I also have to comment that I simply do not agree with some of the statements in the song. Rose posits, for example, that "The world seems like it's ended ... when fathers subjected kids to their abuse." Certainly I would be in full agreement that any abuse is a crime and should be stopped. However, when you look at the statistics from the late 1800s, when alcoholism's prevalence spurred many countries into enacting prohibition, and when children were often seen as no more than small workers to beat and send into the fields, you realize just how far we have come. To imply this is a new issue, which is pervasive now but was far better in the "good old days" seems to not tally with the history records. Similarly, worrying about our modern world where "whores earn more than an honest day's work" seems to forget that prostitution is called the world's oldest profession and that, if anything, prostitutes were often far more revered and better rewarded then than now.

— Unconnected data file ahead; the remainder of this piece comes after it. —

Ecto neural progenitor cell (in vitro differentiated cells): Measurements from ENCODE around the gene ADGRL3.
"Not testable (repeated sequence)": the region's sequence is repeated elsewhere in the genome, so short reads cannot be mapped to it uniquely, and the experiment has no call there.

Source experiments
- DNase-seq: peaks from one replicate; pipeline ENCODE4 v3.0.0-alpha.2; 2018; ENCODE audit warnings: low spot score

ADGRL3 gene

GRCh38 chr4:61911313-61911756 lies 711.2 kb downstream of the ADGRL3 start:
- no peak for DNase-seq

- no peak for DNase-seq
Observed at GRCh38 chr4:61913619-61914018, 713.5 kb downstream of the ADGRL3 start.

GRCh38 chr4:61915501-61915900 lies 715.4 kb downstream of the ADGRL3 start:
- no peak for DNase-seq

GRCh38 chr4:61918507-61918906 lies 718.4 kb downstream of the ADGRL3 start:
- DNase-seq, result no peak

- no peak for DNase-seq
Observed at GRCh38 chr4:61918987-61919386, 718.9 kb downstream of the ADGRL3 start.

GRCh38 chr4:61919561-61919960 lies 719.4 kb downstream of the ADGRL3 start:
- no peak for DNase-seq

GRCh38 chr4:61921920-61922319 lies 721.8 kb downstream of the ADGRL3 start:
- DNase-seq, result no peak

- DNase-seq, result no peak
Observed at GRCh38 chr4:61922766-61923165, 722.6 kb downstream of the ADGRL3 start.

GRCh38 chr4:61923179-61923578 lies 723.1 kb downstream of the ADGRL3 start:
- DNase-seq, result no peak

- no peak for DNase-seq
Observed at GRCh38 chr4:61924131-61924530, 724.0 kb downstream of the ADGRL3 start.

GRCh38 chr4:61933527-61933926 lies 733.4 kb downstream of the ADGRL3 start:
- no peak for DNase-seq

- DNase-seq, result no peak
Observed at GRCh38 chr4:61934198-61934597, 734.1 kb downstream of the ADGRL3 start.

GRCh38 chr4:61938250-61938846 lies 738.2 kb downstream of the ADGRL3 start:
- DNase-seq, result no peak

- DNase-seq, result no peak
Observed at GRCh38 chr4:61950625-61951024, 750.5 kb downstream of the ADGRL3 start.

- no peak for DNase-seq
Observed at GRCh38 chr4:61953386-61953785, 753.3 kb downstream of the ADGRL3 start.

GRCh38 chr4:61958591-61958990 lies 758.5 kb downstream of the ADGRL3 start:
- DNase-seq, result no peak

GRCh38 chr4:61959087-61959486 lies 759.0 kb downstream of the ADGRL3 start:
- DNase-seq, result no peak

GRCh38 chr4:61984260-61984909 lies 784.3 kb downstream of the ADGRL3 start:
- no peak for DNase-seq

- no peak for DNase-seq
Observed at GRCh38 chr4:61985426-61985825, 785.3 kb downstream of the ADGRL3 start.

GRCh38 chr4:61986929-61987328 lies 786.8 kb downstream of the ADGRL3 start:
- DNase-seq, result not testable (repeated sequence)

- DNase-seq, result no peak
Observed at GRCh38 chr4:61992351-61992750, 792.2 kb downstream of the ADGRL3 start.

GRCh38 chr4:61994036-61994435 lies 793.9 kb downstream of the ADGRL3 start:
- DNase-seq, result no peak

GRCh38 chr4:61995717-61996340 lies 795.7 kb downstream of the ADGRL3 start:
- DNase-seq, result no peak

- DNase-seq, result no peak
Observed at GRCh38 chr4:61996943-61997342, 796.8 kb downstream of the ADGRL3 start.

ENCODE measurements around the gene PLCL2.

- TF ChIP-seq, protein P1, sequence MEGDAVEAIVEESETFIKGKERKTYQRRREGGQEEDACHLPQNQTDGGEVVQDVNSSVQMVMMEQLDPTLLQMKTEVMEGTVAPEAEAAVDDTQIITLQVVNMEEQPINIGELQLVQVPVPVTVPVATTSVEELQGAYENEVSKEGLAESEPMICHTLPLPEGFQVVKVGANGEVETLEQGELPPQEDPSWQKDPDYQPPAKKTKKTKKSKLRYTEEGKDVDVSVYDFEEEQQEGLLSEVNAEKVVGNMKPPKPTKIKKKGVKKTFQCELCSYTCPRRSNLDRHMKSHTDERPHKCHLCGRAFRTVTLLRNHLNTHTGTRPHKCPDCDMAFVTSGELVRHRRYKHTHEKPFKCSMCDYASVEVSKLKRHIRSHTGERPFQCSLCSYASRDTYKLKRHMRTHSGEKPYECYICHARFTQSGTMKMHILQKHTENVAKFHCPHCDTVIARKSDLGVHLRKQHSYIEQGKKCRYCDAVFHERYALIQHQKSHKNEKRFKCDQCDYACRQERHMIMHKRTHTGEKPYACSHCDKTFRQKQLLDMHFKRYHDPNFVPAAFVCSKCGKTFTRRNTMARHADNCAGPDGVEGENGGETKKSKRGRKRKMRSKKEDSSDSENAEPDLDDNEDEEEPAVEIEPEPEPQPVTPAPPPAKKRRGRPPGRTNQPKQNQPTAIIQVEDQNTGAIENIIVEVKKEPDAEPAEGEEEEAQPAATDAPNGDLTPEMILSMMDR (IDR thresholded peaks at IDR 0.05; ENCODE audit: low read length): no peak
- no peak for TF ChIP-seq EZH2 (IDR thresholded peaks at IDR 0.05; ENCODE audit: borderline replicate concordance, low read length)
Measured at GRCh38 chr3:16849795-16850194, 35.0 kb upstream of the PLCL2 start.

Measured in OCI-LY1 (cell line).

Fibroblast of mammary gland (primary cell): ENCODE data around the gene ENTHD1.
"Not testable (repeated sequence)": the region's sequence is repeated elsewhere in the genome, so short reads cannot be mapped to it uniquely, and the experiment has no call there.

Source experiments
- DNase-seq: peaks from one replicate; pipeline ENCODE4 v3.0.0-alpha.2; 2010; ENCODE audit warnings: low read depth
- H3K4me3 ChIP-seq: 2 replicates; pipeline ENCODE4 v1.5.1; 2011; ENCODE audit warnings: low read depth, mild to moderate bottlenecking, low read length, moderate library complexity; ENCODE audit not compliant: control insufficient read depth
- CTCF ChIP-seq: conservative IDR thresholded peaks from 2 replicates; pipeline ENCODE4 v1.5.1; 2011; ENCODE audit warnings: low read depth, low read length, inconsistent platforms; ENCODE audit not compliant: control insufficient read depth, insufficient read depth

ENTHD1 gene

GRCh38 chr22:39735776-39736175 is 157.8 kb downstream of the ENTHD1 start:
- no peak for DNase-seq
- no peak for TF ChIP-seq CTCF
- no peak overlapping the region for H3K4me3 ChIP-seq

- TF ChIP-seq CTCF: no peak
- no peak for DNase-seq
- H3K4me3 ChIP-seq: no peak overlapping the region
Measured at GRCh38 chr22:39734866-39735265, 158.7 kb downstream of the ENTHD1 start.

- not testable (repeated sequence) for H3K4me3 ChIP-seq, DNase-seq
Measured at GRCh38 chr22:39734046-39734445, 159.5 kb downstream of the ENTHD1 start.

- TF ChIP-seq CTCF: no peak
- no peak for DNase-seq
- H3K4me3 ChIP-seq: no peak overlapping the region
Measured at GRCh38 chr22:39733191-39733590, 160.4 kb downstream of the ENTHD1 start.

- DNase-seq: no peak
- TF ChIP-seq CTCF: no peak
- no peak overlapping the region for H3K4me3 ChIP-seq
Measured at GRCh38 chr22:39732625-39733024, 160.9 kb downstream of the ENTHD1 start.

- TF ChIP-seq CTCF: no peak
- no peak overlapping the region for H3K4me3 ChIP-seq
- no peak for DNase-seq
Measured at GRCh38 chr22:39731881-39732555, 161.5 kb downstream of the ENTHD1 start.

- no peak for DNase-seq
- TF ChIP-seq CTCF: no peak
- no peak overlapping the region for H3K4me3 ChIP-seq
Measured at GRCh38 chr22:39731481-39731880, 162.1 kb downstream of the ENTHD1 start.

Perhaps it's because these are the types of issues I debate often with family and friends, but the Mad World take on the issues seems to have an oddly rosy-eyed view of the past, one where apparently role models were perfect. Could it be that we simply do not remember their faults when looking back through the haze of time?
These same types of issues seemed to occur in all the songs I listened to. For example, "For Those Who Have Departed" brings to mind several Celtic artists who I am fond of. I feel an alluring calling within me to become seduced by it - but the mix muddles the voice beneath the instruments. It interferes with the music wiggling its way into your brain's inner sanctum.